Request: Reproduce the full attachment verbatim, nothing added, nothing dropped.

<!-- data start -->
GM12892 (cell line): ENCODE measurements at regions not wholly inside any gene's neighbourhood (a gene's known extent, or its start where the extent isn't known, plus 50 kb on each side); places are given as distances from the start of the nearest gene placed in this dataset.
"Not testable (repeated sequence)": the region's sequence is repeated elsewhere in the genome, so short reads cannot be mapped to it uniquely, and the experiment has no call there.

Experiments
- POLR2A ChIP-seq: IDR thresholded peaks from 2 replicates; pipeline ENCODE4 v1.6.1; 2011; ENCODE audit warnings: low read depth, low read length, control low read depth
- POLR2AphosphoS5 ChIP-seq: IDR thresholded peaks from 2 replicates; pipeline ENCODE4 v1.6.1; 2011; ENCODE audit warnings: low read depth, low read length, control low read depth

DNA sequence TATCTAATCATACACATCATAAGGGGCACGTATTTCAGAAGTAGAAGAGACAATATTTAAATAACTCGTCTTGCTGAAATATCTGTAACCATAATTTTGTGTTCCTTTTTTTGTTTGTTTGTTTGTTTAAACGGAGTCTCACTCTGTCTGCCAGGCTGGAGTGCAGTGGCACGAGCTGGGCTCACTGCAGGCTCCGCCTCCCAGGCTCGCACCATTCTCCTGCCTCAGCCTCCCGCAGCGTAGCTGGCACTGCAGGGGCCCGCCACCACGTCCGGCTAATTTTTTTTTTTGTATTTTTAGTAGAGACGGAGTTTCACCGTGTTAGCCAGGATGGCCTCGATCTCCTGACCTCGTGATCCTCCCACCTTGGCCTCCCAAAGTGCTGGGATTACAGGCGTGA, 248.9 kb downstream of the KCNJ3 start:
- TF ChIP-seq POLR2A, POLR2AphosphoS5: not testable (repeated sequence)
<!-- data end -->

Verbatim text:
GM12892 (cell line): ENCODE measurements at regions not wholly inside any gene's neighbourhood (a gene's known extent, or its start where the extent isn't known, plus 50 kb on each side); places are given as distances from the start of the nearest gene placed in this dataset.
"Not testable (repeated sequence)": the region's sequence is repeated elsewhere in the genome, so short reads cannot be mapped to it uniquely, and the experiment has no call there.

Experiments
- POLR2A ChIP-seq: IDR thresholded peaks from 2 replicates; pipeline ENCODE4 v1.6.1; 2011; ENCODE audit warnings: low read depth, low read length, control low read depth
- POLR2AphosphoS5 ChIP-seq: IDR thresholded peaks from 2 replicates; pipeline ENCODE4 v1.6.1; 2011; ENCODE audit warnings: low read depth, low read length, control low read depth

DNA sequence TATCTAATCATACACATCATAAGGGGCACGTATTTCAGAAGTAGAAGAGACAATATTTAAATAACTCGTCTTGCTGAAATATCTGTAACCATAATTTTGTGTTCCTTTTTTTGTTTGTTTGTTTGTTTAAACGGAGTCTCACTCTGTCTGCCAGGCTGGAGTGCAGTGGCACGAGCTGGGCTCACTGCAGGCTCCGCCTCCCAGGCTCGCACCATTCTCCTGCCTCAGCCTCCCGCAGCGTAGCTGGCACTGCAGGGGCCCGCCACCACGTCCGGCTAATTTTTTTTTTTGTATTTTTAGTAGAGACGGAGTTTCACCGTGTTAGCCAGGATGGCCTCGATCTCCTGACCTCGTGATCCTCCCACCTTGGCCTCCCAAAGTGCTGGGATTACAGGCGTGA, 248.9 kb downstream of the KCNJ3 start:
- TF ChIP-seq POLR2A, POLR2AphosphoS5: not testable (repeated sequence)